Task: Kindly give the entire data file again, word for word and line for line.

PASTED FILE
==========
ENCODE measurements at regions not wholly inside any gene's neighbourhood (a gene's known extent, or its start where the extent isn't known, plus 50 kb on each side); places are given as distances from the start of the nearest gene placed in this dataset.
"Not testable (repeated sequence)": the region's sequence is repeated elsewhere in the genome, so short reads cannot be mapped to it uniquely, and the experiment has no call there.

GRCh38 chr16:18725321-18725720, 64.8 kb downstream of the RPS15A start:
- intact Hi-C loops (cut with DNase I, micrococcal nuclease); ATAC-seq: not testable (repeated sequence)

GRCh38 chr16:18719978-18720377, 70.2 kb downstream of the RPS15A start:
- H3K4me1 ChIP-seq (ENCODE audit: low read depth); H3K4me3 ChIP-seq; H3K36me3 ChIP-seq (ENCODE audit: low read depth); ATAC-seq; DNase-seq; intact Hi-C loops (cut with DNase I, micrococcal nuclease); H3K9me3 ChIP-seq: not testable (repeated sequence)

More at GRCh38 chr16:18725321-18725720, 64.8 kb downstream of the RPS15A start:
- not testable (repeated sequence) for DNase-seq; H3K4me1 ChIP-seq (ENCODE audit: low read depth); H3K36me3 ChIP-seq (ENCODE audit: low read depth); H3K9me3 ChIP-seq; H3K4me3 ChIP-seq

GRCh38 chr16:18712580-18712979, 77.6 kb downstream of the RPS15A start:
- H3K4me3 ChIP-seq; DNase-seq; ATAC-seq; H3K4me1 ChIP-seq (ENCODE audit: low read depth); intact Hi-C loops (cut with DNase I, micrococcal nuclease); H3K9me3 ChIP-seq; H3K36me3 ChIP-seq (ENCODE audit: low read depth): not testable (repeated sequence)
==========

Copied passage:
ENCODE measurements at regions not wholly inside any gene's neighbourhood (a gene's known extent, or its start where the extent isn't known, plus 50 kb on each side); places are given as distances from the start of the nearest gene placed in this dataset.
"Not testable (repeated sequence)": the region's sequence is repeated elsewhere in the genome, so short reads cannot be mapped to it uniquely, and the experiment has no call there.

GRCh38 chr16:18725321-18725720, 64.8 kb downstream of the RPS15A start:
- intact Hi-C loops (cut with DNase I, micrococcal nuclease); ATAC-seq: not testable (repeated sequence)

GRCh38 chr16:18719978-18720377, 70.2 kb downstream of the RPS15A start:
- H3K4me1 ChIP-seq (ENCODE audit: low read depth); H3K4me3 ChIP-seq; H3K36me3 ChIP-seq (ENCODE audit: low read depth); ATAC-seq; DNase-seq; intact Hi-C loops (cut with DNase I, micrococcal nuclease); H3K9me3 ChIP-seq: not testable (repeated sequence)

More at GRCh38 chr16:18725321-18725720, 64.8 kb downstream of the RPS15A start:
- not testable (repeated sequence) for DNase-seq; H3K4me1 ChIP-seq (ENCODE audit: low read depth); H3K36me3 ChIP-seq (ENCODE audit: low read depth); H3K9me3 ChIP-seq; H3K4me3 ChIP-seq

GRCh38 chr16:18712580-18712979, 77.6 kb downstream of the RPS15A start:
- H3K4me3 ChIP-seq; DNase-seq; ATAC-seq; H3K4me1 ChIP-seq (ENCODE audit: low read depth); intact Hi-C loops (cut with DNase I, micrococcal nuclease); H3K9me3 ChIP-seq; H3K36me3 ChIP-seq (ENCODE audit: low read depth): not testable (repeated sequence)